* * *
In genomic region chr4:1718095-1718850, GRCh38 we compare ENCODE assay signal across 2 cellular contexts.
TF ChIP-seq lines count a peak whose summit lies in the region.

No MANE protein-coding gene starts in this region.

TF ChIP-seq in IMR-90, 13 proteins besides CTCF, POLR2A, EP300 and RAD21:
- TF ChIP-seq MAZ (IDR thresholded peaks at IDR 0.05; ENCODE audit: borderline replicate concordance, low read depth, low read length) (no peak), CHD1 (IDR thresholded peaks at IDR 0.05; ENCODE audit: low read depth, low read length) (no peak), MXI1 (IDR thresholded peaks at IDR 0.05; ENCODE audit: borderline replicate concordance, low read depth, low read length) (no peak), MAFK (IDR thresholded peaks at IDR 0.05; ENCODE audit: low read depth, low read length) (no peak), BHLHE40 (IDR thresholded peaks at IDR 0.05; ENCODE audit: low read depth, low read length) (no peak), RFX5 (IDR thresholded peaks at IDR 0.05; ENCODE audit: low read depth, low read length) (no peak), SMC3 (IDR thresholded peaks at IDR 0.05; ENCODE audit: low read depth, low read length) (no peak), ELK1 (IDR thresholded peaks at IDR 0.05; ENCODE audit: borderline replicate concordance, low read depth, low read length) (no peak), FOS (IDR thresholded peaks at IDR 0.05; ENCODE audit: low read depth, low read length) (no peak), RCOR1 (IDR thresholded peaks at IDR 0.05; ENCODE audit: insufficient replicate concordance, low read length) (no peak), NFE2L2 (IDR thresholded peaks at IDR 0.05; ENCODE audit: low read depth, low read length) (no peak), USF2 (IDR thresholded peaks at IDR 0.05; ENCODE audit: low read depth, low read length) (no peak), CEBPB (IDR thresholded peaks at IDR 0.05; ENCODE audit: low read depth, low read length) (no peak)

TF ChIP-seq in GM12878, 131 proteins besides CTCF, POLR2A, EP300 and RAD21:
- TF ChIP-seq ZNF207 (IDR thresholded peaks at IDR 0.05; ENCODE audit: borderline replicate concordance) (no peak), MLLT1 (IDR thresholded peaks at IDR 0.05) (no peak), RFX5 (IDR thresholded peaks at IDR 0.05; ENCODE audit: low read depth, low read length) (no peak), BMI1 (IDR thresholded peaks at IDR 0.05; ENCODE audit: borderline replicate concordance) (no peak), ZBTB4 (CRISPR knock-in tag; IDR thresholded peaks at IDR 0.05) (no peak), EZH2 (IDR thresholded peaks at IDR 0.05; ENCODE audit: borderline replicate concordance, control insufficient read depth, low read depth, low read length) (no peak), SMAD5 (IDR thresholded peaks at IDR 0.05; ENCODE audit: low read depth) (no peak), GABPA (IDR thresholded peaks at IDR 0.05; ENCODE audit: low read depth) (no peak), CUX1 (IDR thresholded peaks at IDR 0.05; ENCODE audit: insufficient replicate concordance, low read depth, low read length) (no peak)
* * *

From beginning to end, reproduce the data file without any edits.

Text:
In genomic region chr4:1718095-1718850, GRCh38 we compare ENCODE assay signal across 2 cellular contexts.
TF ChIP-seq lines count a peak whose summit lies in the region.

No MANE protein-coding gene starts in this region.

TF ChIP-seq in IMR-90, 13 proteins besides CTCF, POLR2A, EP300 and RAD21:
- TF ChIP-seq MAZ (IDR thresholded peaks at IDR 0.05; ENCODE audit: borderline replicate concordance, low read depth, low read length) (no peak), CHD1 (IDR thresholded peaks at IDR 0.05; ENCODE audit: low read depth, low read length) (no peak), MXI1 (IDR thresholded peaks at IDR 0.05; ENCODE audit: borderline replicate concordance, low read depth, low read length) (no peak), MAFK (IDR thresholded peaks at IDR 0.05; ENCODE audit: low read depth, low read length) (no peak), BHLHE40 (IDR thresholded peaks at IDR 0.05; ENCODE audit: low read depth, low read length) (no peak), RFX5 (IDR thresholded peaks at IDR 0.05; ENCODE audit: low read depth, low read length) (no peak), SMC3 (IDR thresholded peaks at IDR 0.05; ENCODE audit: low read depth, low read length) (no peak), ELK1 (IDR thresholded peaks at IDR 0.05; ENCODE audit: borderline replicate concordance, low read depth, low read length) (no peak), FOS (IDR thresholded peaks at IDR 0.05; ENCODE audit: low read depth, low read length) (no peak), RCOR1 (IDR thresholded peaks at IDR 0.05; ENCODE audit: insufficient replicate concordance, low read length) (no peak), NFE2L2 (IDR thresholded peaks at IDR 0.05; ENCODE audit: low read depth, low read length) (no peak), USF2 (IDR thresholded peaks at IDR 0.05; ENCODE audit: low read depth, low read length) (no peak), CEBPB (IDR thresholded peaks at IDR 0.05; ENCODE audit: low read depth, low read length) (no peak)

TF ChIP-seq in GM12878, 131 proteins besides CTCF, POLR2A, EP300 and RAD21:
- TF ChIP-seq ZNF207 (IDR thresholded peaks at IDR 0.05; ENCODE audit: borderline replicate concordance) (no peak), MLLT1 (IDR thresholded peaks at IDR 0.05) (no peak), RFX5 (IDR thresholded peaks at IDR 0.05; ENCODE audit: low read depth, low read length) (no peak), BMI1 (IDR thresholded peaks at IDR 0.05; ENCODE audit: borderline replicate concordance) (no peak), ZBTB4 (CRISPR knock-in tag; IDR thresholded peaks at IDR 0.05) (no peak), EZH2 (IDR thresholded peaks at IDR 0.05; ENCODE audit: borderline replicate concordance, control insufficient read depth, low read depth, low read length) (no peak), SMAD5 (IDR thresholded peaks at IDR 0.05; ENCODE audit: low read depth) (no peak), GABPA (IDR thresholded peaks at IDR 0.05; ENCODE audit: low read depth) (no peak), CUX1 (IDR thresholded peaks at IDR 0.05; ENCODE audit: insufficient replicate concordance, low read depth, low read length) (no peak)